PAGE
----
CFP> Mapping (from) the minor of big data?

Here’s an interesting call for papers for the Association of American Geographers conference next year (2016), posted to Crit-Geog by Wen Lin…

Call for Papers:

Mapping (from) the minor of big data?
AAG Annual Meeting, San Francisco
29 March to 2 April 2015

Wen Lin, Newcastle University
Matthew W. Wilson, University of Kentucky

“The minor is not a theory of the margins, but a different way of working with material. “¦ It is about the conscious use of displacement.” (Katz 1996, 489)

“Clearly, the technology has the potential to disenfranchise the weak and not so powerful through the selective participation of groups and individuals.” (Harris and Weiner 1998, 69)

Recent years have seen the explosive growth of geospatial data produced and shared by vast, diverse users, facilitated by an array of information and communication technologies and mobile devices. There is a burgeoning body of work attempting to theorize and investigate these processes and practices, with notions including neogeography (Turner 2006), volunteered geographic information (VGI) (Goodchild 2007), maps 2.0 (Crampton 2009), vernacular mapping (Gerlach 2014), alt.gis (Schuurman 2015), and a form of geographic big data (Mooney 2015). Significant efforts have been made to examine a range of issues derived from such phenomena regarding ways of mapping, data quality, and associated socio-political implications concerning power, equity and knowledge. Attention has been given to the empowering and emancipatory potential of new ways of mapping and storytelling, while questions have also been raised about possible implications of surveillance, population control, and unevenness of knowledge production.

Yet, there remains much to be known about those mapping efforts that are seemingly on and in the margins of ‘big data’, from those less active contributors, or by actors in relatively marginalized positions. Such efforts may constitute counter-hegemonic knowledge production (Harris and Weiner 1998, see also Elwood 2015) or may be alternatively understood as a kind of minor data (to draw upon ‘minor theory’ in Katz 1996).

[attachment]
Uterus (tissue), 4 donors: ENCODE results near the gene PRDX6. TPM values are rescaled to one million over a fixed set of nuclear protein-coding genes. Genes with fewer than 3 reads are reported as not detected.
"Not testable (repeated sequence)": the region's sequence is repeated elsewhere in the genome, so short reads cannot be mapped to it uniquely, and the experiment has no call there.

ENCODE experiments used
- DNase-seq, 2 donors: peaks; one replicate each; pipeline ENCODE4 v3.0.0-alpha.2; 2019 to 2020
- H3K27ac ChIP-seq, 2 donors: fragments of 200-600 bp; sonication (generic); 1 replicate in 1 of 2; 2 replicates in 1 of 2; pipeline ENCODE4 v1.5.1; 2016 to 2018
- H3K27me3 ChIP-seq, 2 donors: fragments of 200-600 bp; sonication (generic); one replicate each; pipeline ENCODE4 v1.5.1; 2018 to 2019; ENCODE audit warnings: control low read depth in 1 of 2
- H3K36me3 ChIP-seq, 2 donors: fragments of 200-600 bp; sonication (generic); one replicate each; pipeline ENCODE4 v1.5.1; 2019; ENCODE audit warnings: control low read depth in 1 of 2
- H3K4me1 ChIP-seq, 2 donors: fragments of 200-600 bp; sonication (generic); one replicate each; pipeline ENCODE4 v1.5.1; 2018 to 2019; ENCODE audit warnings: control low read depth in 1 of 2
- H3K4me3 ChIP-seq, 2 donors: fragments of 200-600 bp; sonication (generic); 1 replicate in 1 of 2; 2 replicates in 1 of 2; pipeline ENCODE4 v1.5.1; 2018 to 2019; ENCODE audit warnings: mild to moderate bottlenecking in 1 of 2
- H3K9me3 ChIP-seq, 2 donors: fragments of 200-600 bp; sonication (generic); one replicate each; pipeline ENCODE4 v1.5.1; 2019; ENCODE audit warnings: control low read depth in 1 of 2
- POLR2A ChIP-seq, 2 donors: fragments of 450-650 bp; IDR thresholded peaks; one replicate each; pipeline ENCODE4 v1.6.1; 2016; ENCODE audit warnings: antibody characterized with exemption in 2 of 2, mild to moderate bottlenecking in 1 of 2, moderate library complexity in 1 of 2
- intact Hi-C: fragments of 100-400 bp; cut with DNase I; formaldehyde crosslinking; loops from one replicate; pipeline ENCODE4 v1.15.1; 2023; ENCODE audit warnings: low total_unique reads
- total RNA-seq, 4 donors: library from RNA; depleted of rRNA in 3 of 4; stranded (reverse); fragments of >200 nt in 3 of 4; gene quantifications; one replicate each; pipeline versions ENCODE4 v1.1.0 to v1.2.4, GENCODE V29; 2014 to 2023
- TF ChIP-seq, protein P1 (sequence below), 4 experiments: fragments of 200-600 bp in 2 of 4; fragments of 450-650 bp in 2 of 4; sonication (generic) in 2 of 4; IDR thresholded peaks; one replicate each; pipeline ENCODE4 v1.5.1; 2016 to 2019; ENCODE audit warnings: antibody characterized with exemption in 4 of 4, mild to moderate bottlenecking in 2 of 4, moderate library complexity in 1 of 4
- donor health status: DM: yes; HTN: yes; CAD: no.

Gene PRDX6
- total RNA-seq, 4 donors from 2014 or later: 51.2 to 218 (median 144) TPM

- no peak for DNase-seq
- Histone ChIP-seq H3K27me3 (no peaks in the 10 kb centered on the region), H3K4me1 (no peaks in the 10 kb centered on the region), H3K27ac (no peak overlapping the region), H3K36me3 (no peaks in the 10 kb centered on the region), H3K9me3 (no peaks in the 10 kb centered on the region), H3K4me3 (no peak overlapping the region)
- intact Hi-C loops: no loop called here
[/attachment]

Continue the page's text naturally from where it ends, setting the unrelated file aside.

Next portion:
This session intends to contribute to these vibrant discussions by engaging with documenting efforts of mappings and data construction that might be of a much smaller quantity in the wake of big data. We welcome papers addressing theoretical, methodological, and empirical investigations of these mapping efforts situated in a variety of contexts. Questions may include, but are not limited to:

  • How might we engage with mapping the minor in the context of big data?
  • In what ways are data generated, represented, or curated by those who might be from a more marginalized position in these mapping efforts?
  • In what ways are geospatial technologies used, reconfigured, or contested in these mapping efforts?
  • In what ways is knowledge (re)produced in these mappings?
  • What are the challenges of tracing and documenting mapping efforts from the margins?
  • What might be the broader implications of these accounts?

If you are interested in participating in this session, please send an abstract of no more than 250 words to Wen Lin (wen.lin[at] and Matthew W. Wilson (matthew.w.wilson[at] by Friday, 2 October. Please note that we are attempting to bring alternative perspectives and positions to this discussion, in alignment with this recent manifesto on the gender and racial composition of AAG panels (


Crampton, J. 2009. Cartography: performative, participatory, political. Progress in Human Geography, 33(6): 840-848.

Elwood, S. 2015. Still Deconstructing the Map: Microfinance Mapping and the Visual Politics of Intimate Abstraction. Cartographica, 50(1): 45-49

Gerlach, J. 2014. Lines, contours, legends: coordinates for vernacular mappingProgress in Human Geography, 38(1): 22-39.

Goodchild, M. 2007. Citizens as sensors: the world of volunteered geography. GeoJournal, 69: 211-221.

Harris T., Weiner D. 1998. Empowerment, marginalization, and “community-integrated” GIS. Cartography and Geographic Information Systems, 25(2): 67-76.

Katz, C. 1996. Towards minor theory. Environment & Planning D: Society & Space, 14: 487-499.

Mooney, P. 2015. An Outlook for OpenStreetMap.  In J. Jokar Arsanjani, A. Zipf, P. Mooney, M. Helbich (eds.) OpenStreetMap in GIScience: Experiences, Research, and Applications. Cham, Springer, pp. 319-314.

Schuurman, N. 2015. What is alt.gis? Introduction to the Special Issue. The Canadian Geographer, 59(1): 1-2.

Turner. A. 2006. An Introduction to Neogeography. O’Reilly Media, Sebastapol, CA.

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